How to get your first key signed

Christopher Beck beckus at
Thu Oct 1 23:16:53 CEST 2015

On 09/30/15 19:17, David Niklas wrote:
> Hello,
> I create for myself a gpg key and want to get it signed, however I've
> sent out half a dozen requests and so far I've gotten only negative
> responses to the effect that I must know so-and-so and we must met in
> person (considering that the person responds at all).
> Now, I'm a student (think penny less), and live in a rural area 100mi
> from the nearest LUG and people out here are _very_ computer illiterate
> to the point where educated people think that turning a computer off
> will damage it, or that the computer loses power (1GHz becomes .2GHZ),
> as it grows older. So no one has a key, at all. And they would not want
> to help create a web of trust even if I asked and explained it to them.
> They just don't believe in security around here (Oh, that would never
> happen to me! There are laws against that! You are a security freak.)
> I want to develop FOSS and feel obligated to get a key to protect uses
> of the software I'm modifying from MITM attacks.
> Thanks, David
> _______________________________________________
> Gnupg-users mailing list
> Gnupg-users at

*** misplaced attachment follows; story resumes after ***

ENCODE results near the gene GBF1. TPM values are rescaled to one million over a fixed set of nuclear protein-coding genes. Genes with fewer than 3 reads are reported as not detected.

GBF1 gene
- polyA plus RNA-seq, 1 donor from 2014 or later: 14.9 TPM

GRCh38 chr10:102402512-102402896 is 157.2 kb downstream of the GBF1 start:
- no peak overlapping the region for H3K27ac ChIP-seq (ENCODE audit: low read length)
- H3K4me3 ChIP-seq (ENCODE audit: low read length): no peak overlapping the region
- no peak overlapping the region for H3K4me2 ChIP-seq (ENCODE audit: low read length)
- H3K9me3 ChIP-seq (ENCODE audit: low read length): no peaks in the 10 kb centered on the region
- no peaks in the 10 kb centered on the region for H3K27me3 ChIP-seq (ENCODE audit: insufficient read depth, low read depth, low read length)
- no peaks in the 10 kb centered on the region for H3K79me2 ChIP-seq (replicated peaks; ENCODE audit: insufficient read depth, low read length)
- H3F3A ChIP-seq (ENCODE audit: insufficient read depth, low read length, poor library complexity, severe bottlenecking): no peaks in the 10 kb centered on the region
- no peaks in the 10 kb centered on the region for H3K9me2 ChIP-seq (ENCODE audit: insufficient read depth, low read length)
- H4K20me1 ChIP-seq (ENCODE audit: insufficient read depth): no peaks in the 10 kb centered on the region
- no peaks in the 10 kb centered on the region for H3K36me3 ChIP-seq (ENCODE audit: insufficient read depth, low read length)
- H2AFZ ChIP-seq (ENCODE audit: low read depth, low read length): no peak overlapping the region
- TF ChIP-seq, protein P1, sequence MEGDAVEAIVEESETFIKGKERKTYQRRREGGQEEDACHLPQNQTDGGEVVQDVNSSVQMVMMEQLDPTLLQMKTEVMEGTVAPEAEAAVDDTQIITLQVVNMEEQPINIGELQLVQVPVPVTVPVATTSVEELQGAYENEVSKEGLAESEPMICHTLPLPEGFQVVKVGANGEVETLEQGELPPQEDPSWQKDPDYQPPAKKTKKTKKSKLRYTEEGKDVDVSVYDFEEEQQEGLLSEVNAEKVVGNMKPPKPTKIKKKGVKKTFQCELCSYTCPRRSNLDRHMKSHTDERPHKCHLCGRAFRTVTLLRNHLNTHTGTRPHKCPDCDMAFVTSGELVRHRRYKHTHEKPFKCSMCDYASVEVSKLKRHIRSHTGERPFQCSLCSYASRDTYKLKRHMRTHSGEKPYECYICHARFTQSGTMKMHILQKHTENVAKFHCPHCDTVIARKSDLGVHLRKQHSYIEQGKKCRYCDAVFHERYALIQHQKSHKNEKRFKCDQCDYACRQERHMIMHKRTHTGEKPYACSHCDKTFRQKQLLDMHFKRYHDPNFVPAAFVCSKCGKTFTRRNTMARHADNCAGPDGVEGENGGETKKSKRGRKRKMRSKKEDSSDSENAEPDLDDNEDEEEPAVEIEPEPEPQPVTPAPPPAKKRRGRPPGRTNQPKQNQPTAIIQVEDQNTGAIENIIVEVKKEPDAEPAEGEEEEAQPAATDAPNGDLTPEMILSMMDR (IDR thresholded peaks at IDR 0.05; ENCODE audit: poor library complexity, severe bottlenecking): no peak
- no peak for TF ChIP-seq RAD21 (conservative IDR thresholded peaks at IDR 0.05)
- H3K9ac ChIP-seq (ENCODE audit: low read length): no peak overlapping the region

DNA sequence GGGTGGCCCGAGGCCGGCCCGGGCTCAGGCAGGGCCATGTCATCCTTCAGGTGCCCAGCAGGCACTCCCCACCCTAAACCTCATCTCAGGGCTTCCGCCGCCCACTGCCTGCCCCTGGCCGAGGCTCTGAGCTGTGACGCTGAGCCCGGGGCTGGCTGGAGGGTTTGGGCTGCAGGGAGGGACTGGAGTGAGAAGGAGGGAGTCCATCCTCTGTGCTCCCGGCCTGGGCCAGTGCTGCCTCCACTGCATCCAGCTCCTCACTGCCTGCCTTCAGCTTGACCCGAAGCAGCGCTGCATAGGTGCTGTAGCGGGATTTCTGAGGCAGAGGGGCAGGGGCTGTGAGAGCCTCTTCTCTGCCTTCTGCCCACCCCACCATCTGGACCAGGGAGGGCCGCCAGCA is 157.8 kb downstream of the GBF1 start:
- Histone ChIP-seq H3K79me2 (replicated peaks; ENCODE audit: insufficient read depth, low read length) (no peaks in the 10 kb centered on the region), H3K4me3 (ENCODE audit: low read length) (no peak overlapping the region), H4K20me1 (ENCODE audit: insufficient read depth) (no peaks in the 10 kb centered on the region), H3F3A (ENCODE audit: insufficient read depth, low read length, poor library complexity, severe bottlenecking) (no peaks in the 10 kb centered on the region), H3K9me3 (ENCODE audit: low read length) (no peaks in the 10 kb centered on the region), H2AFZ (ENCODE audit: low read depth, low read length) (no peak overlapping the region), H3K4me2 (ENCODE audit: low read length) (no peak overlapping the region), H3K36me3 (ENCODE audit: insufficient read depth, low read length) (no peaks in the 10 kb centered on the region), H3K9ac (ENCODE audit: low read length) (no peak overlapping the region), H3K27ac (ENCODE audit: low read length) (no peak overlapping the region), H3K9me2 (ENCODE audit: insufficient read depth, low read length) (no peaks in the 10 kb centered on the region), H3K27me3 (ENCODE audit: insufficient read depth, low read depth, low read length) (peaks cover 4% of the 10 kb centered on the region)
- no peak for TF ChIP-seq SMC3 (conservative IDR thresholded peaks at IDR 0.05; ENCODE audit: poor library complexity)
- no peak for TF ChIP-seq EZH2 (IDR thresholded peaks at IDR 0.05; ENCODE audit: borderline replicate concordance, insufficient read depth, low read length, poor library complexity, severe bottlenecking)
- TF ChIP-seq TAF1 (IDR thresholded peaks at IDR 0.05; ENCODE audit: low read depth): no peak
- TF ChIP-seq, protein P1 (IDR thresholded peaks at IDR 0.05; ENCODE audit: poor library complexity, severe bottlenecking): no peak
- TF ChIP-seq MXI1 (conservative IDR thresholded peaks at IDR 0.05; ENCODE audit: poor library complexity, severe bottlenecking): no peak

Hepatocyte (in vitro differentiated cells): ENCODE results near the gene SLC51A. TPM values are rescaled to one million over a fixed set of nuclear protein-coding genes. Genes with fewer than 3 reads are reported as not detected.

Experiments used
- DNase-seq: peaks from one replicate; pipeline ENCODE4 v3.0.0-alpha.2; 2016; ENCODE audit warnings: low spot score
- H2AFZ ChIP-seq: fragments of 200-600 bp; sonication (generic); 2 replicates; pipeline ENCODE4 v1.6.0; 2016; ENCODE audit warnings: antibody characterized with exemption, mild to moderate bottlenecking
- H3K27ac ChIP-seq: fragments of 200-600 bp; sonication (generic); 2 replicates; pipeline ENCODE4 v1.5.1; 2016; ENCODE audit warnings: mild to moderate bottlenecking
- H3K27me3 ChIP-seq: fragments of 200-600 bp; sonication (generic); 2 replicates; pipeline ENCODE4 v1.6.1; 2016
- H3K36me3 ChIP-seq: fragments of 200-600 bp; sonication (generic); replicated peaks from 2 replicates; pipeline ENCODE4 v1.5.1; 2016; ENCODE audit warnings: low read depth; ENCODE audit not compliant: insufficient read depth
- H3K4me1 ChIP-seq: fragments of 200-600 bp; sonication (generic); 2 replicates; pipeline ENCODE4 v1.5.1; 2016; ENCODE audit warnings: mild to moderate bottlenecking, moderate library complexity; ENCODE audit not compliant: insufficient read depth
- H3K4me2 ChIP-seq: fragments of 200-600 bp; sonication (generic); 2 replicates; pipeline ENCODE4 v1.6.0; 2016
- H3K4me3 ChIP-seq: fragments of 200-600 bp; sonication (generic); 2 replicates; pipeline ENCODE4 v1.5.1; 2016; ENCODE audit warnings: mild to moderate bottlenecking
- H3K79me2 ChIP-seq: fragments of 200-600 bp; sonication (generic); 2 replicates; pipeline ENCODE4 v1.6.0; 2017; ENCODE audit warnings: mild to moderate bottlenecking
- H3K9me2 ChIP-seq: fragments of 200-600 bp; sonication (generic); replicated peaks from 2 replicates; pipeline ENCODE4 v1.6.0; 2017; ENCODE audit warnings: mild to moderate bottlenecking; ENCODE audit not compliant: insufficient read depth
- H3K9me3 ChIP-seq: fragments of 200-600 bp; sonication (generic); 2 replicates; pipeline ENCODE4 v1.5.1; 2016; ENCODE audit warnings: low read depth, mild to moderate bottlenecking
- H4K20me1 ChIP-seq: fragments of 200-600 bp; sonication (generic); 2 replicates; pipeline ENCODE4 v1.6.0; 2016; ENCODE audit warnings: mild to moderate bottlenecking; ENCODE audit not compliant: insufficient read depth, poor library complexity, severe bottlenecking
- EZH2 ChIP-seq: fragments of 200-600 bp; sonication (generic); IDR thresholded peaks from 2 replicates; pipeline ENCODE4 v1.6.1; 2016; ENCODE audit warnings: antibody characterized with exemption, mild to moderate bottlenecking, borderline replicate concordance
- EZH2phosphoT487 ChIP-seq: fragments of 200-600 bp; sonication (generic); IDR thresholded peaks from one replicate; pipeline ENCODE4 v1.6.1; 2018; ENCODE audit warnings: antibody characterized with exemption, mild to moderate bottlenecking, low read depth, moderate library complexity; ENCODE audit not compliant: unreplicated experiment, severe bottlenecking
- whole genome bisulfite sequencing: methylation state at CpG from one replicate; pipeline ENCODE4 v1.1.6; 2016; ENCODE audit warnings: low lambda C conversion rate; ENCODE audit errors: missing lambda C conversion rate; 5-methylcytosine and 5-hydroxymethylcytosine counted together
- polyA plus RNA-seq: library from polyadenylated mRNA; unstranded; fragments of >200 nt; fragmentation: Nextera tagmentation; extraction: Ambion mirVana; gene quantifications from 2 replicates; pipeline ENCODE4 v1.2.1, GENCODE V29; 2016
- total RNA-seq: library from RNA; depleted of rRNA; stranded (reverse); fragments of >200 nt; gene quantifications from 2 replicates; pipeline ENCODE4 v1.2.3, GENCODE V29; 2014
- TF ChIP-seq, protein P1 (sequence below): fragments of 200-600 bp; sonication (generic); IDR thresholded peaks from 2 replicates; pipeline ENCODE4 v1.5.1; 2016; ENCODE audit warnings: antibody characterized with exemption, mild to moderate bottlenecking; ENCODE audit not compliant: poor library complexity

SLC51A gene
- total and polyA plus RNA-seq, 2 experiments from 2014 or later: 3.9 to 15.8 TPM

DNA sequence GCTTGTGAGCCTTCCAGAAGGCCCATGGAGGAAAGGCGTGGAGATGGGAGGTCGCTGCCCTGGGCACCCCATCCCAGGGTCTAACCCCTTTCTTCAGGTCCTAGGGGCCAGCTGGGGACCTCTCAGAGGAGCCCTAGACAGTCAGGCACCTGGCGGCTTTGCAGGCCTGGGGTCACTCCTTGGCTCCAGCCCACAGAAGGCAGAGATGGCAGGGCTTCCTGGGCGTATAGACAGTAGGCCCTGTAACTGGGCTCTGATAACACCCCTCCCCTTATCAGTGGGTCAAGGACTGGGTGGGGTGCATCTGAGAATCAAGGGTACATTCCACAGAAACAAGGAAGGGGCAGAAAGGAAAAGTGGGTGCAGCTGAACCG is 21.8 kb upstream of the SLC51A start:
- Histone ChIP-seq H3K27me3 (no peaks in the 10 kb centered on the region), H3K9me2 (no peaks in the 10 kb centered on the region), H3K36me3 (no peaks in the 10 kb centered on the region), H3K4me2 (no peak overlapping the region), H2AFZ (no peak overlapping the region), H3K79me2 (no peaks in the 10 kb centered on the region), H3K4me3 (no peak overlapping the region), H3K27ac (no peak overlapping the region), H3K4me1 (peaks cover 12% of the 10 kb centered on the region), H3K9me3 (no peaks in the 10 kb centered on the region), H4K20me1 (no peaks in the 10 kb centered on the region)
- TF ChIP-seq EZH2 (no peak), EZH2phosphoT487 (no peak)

Hi David,

I know that problem. But I did the following: I used "The Harvester" [1]
and did a search on the domain of my university on public key servers
and found out many people here, who use GPG. I just started e-mailing
some of them and met them to cross sign the keys. So my suggestion is,
look up the mail-addresses of a university when you are (for some
reasons) in that city. Okay, this requires you to travel, but you can
try that if you are in some other city for some reason.

I am active member of a local association and there are some people
using GPG, too. So to make it more comfortable to others, we created an
extra key, stored it on a smart-card and use this key to sing our keys.
This is uploaded on out website and people who trust out SSL-CA
( could think of trusting this key in addition to it's own
WoT. We also put up our finger-prints to the contact fields of our
members (from those, who have GPG).

Additionally, you could add your GPG-finger-print to every presentation
you'll hold at university. This might also help.


I use GnuPG (GPG) for E-Mail encryption and signing. If you want some privacy, my public key ID is 2F9D4F14. The file "singature.asc" this message includes contains a cryptographic signature which enables you to verify this E-Mail really was written by me.

Christopher Beck, DL1CHB

Gerhart-Hauptmann-Str. 1
91058 Erlangen
Tel.: 09131 / 9245437
Fax.: 09131 / 8148708
Jabber: beckus at

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